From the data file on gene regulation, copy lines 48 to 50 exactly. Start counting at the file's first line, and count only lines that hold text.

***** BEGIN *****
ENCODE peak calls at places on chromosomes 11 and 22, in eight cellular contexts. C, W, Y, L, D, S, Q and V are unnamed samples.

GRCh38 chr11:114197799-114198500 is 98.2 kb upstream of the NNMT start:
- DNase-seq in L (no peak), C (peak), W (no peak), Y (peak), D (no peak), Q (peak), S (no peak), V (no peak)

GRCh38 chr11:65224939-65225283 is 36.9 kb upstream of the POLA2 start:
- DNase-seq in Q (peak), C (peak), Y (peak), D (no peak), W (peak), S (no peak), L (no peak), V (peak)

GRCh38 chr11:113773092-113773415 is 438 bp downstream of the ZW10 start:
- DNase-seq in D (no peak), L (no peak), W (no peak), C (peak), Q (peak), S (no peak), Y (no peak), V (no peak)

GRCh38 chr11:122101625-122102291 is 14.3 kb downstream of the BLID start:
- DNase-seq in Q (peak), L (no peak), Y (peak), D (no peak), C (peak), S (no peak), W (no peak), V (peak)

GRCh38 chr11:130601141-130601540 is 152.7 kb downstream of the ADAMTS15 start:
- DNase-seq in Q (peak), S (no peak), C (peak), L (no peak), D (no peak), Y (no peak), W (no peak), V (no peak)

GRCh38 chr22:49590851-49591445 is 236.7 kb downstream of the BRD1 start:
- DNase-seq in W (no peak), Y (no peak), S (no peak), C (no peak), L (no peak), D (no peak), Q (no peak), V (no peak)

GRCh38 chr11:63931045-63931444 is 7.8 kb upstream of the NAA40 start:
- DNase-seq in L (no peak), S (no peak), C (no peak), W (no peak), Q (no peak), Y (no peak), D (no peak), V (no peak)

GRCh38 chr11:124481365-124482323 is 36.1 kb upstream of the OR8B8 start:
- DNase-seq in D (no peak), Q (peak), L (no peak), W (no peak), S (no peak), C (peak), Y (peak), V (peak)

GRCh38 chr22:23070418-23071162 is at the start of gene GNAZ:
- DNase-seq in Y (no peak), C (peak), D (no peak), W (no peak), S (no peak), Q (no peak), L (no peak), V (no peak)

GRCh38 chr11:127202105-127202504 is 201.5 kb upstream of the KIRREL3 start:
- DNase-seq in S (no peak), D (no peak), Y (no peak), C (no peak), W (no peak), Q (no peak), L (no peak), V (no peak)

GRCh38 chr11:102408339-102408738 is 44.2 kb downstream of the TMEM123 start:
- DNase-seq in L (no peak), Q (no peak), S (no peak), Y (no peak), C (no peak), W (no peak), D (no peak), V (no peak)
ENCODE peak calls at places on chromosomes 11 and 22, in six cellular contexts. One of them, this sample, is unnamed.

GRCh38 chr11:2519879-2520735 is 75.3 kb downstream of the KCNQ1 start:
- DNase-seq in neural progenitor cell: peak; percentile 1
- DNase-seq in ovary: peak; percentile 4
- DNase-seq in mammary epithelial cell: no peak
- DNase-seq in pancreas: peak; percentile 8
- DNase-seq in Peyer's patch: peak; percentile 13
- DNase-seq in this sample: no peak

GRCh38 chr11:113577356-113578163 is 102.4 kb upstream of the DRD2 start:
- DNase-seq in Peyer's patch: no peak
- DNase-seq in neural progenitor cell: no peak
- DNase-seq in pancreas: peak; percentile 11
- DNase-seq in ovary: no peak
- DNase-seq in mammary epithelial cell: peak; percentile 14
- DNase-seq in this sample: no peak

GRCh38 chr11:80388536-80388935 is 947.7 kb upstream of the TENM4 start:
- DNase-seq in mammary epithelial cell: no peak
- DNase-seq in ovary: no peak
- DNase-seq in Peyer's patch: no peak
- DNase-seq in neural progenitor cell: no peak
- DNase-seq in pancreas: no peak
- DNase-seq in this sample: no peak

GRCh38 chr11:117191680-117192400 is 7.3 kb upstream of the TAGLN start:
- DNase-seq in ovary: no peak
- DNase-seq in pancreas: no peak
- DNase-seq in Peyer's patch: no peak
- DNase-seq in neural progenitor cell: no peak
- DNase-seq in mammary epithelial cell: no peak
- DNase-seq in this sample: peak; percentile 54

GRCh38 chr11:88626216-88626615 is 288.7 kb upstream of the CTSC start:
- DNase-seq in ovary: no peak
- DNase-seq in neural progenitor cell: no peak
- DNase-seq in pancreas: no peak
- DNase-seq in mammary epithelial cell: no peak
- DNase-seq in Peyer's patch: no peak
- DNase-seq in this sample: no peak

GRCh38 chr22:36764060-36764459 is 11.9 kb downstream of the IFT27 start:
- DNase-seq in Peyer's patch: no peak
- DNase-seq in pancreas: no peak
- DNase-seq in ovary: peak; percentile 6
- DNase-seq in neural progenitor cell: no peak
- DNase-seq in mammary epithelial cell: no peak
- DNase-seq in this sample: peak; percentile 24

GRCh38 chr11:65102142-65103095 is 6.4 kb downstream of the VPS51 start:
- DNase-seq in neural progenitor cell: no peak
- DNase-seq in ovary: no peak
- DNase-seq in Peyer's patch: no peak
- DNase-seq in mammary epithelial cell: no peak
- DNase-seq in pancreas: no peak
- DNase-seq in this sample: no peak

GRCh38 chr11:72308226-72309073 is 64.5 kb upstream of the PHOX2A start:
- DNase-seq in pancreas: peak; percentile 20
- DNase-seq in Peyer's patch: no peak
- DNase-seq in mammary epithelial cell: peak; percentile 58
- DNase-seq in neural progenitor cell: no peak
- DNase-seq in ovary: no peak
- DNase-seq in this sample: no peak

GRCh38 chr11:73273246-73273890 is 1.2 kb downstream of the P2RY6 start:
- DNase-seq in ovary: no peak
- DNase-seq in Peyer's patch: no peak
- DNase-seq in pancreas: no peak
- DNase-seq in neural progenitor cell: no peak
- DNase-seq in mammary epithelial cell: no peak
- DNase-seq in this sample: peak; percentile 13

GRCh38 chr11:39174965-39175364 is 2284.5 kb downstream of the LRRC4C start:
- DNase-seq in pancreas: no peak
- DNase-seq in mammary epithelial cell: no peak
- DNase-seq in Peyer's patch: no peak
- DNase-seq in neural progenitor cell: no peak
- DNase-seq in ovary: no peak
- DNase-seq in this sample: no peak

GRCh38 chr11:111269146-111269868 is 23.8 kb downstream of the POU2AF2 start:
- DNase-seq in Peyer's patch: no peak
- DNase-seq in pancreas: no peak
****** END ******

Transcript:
- DNase-seq in pancreas: no peak
- DNase-seq in Peyer's patch: no peak
- DNase-seq in neural progenitor cell: no peak